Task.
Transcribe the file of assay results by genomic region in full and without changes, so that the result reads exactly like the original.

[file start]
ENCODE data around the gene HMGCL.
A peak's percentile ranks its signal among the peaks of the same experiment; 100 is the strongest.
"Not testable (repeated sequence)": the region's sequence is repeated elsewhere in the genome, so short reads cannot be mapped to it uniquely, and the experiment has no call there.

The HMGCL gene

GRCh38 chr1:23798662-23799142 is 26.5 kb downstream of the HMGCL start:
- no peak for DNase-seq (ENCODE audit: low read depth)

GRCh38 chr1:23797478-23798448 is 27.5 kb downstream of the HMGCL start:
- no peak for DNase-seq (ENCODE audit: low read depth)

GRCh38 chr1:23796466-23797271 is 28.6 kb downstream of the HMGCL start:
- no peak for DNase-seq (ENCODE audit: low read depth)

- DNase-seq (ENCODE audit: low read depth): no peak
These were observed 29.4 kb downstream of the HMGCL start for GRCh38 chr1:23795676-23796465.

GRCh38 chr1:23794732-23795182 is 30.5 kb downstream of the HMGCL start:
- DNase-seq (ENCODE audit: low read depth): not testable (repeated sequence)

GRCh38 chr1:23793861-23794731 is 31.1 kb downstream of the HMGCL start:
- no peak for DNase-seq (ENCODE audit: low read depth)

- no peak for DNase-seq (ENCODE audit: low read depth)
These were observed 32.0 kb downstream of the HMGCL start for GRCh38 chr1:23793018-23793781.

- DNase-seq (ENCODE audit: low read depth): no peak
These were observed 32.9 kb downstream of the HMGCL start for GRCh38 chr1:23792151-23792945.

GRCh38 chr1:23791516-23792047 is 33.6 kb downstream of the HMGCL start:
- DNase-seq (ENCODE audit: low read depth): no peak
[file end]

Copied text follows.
ENCODE data around the gene HMGCL.
A peak's percentile ranks its signal among the peaks of the same experiment; 100 is the strongest.
"Not testable (repeated sequence)": the region's sequence is repeated elsewhere in the genome, so short reads cannot be mapped to it uniquely, and the experiment has no call there.

The HMGCL gene

GRCh38 chr1:23798662-23799142 is 26.5 kb downstream of the HMGCL start:
- no peak for DNase-seq (ENCODE audit: low read depth)

GRCh38 chr1:23797478-23798448 is 27.5 kb downstream of the HMGCL start:
- no peak for DNase-seq (ENCODE audit: low read depth)

GRCh38 chr1:23796466-23797271 is 28.6 kb downstream of the HMGCL start:
- no peak for DNase-seq (ENCODE audit: low read depth)

- DNase-seq (ENCODE audit: low read depth): no peak
These were observed 29.4 kb downstream of the HMGCL start for GRCh38 chr1:23795676-23796465.

GRCh38 chr1:23794732-23795182 is 30.5 kb downstream of the HMGCL start:
- DNase-seq (ENCODE audit: low read depth): not testable (repeated sequence)

GRCh38 chr1:23793861-23794731 is 31.1 kb downstream of the HMGCL start:
- no peak for DNase-seq (ENCODE audit: low read depth)

- no peak for DNase-seq (ENCODE audit: low read depth)
These were observed 32.0 kb downstream of the HMGCL start for GRCh38 chr1:23793018-23793781.

- DNase-seq (ENCODE audit: low read depth): no peak
These were observed 32.9 kb downstream of the HMGCL start for GRCh38 chr1:23792151-23792945.

GRCh38 chr1:23791516-23792047 is 33.6 kb downstream of the HMGCL start:
- DNase-seq (ENCODE audit: low read depth): no peak